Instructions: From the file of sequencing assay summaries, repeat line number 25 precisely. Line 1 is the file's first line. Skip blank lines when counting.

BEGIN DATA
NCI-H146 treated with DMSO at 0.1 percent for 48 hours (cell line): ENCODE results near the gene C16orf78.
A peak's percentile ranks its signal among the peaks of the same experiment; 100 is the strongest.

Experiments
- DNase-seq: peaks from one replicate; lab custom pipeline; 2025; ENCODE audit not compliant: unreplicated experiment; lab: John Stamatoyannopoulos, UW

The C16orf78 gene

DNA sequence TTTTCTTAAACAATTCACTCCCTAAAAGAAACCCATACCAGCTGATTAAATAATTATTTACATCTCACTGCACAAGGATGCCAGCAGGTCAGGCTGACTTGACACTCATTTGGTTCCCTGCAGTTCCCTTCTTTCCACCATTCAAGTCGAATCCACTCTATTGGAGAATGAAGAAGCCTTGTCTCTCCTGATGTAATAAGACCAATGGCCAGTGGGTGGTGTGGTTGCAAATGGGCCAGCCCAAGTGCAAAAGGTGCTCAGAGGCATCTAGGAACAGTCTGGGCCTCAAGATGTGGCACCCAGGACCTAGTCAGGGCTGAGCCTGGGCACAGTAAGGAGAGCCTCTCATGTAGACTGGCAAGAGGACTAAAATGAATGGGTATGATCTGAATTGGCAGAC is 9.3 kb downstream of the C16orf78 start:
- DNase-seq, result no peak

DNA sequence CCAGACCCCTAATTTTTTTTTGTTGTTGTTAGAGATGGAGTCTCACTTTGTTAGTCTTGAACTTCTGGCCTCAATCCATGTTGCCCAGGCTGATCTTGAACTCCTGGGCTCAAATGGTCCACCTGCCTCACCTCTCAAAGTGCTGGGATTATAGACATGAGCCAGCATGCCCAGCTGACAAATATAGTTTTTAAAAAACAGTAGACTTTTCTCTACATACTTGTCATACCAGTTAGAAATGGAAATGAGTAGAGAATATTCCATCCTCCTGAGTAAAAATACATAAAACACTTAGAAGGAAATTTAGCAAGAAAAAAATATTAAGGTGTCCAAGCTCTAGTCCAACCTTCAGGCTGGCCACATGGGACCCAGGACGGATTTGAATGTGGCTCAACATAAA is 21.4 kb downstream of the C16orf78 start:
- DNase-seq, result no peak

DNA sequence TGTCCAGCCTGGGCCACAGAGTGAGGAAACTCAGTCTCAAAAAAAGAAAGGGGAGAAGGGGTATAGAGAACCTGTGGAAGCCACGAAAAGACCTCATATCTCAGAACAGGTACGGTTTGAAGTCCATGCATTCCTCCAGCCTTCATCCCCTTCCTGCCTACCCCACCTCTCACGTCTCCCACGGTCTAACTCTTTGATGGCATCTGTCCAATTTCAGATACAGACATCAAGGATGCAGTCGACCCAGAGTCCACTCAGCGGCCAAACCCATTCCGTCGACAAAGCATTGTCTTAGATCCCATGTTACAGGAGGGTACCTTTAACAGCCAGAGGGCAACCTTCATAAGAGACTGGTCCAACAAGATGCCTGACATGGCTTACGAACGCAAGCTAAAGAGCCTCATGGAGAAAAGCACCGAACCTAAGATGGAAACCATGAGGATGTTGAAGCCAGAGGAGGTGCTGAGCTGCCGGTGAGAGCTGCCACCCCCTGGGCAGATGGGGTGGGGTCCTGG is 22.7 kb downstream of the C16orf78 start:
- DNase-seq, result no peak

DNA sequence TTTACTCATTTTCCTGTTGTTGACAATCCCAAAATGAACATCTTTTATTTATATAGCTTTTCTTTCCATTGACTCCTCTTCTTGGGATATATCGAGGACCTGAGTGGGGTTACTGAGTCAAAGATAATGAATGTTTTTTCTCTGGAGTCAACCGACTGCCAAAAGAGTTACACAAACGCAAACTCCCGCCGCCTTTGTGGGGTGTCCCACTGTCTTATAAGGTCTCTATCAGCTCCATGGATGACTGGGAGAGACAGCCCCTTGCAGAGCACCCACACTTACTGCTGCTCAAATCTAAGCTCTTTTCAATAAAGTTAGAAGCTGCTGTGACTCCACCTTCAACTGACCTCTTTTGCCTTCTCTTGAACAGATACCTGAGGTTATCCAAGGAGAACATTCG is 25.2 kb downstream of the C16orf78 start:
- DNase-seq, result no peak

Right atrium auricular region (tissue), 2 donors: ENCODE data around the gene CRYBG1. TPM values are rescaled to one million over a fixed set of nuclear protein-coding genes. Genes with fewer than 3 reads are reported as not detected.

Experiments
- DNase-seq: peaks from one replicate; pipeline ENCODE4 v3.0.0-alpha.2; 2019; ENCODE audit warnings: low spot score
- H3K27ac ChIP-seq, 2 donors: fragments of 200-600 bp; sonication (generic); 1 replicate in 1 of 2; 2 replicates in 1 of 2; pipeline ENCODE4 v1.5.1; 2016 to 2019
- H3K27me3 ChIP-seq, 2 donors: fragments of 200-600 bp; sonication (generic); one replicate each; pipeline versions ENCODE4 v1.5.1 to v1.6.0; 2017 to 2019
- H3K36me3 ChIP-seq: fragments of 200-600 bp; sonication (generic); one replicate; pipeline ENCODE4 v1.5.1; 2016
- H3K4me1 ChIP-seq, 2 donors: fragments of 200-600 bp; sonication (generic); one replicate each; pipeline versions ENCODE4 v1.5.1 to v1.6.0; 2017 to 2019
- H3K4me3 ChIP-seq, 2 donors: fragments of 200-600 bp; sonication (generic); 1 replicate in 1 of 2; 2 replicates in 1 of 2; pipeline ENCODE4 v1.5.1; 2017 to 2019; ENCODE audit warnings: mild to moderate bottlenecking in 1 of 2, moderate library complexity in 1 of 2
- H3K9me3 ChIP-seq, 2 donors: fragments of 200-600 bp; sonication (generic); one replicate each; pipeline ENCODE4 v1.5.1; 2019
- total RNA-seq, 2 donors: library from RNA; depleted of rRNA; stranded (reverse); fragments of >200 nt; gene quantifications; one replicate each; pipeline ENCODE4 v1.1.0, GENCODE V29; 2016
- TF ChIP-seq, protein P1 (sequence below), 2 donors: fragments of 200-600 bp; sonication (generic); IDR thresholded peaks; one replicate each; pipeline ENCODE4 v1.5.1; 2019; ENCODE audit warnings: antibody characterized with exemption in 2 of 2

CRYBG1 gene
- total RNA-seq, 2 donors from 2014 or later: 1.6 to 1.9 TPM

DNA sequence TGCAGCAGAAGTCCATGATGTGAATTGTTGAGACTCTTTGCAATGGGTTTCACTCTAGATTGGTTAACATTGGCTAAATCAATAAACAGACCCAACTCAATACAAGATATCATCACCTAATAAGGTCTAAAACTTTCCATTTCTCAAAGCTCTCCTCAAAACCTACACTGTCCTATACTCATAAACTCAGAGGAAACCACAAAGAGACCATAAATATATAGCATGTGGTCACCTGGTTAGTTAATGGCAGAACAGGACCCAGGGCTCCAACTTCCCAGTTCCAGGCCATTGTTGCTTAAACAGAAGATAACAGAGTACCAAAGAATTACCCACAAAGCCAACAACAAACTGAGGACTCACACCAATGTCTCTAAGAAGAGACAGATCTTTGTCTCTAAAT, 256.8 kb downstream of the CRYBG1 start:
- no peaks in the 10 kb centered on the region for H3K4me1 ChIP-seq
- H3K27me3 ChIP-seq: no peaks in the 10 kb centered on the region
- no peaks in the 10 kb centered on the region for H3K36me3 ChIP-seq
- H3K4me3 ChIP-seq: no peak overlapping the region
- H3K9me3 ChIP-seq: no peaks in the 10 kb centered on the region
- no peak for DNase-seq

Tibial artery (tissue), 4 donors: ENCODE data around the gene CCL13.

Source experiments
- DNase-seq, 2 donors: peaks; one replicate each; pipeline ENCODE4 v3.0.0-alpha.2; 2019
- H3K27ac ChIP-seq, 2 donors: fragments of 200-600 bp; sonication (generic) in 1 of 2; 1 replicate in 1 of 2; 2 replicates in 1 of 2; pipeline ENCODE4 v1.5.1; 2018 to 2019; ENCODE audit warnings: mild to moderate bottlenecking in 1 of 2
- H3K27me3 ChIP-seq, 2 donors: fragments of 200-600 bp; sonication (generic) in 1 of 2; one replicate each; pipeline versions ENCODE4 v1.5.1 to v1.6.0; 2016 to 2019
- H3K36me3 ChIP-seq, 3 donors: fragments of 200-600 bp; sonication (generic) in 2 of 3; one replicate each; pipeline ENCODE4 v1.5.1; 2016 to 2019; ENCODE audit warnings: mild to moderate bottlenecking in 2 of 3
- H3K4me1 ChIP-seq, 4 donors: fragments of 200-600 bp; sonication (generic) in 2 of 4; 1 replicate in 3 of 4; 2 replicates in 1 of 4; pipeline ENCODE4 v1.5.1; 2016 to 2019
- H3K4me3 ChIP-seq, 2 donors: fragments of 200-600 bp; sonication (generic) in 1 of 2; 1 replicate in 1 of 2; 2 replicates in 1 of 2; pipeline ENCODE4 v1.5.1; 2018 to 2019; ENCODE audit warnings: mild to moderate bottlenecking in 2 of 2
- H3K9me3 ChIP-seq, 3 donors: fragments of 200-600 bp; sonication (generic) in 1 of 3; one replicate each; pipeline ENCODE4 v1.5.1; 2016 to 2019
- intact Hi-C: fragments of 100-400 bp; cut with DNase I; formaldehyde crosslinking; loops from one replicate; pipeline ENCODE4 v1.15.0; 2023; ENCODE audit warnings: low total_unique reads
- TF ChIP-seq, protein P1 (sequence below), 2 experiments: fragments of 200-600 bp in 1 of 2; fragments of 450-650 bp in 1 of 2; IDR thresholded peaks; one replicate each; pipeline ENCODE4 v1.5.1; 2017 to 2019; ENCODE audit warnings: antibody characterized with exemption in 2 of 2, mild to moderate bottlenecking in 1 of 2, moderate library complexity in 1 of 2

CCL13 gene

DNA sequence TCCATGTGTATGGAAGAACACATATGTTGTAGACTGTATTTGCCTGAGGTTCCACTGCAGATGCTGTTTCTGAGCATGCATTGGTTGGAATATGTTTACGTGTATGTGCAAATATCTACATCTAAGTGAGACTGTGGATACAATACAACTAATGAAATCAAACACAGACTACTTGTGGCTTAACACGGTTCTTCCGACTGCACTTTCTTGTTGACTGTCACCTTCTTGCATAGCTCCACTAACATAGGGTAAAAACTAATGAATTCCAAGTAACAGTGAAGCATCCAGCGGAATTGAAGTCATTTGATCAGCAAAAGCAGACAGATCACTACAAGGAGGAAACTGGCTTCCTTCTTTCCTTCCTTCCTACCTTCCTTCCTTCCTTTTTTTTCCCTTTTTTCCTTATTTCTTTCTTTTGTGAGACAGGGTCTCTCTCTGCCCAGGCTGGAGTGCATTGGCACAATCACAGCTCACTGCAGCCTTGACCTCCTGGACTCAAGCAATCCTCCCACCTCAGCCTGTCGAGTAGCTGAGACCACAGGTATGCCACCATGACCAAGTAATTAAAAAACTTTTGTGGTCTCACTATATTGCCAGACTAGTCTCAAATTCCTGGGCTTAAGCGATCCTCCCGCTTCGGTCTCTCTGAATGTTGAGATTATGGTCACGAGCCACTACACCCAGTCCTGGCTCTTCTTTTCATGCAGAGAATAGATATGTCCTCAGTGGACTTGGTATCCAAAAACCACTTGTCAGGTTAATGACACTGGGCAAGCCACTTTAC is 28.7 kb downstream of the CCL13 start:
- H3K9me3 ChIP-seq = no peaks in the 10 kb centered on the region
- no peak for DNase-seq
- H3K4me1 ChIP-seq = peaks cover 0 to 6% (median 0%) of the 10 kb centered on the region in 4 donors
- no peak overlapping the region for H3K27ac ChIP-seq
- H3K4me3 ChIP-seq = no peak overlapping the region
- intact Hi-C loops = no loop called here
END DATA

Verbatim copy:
CRYBG1 gene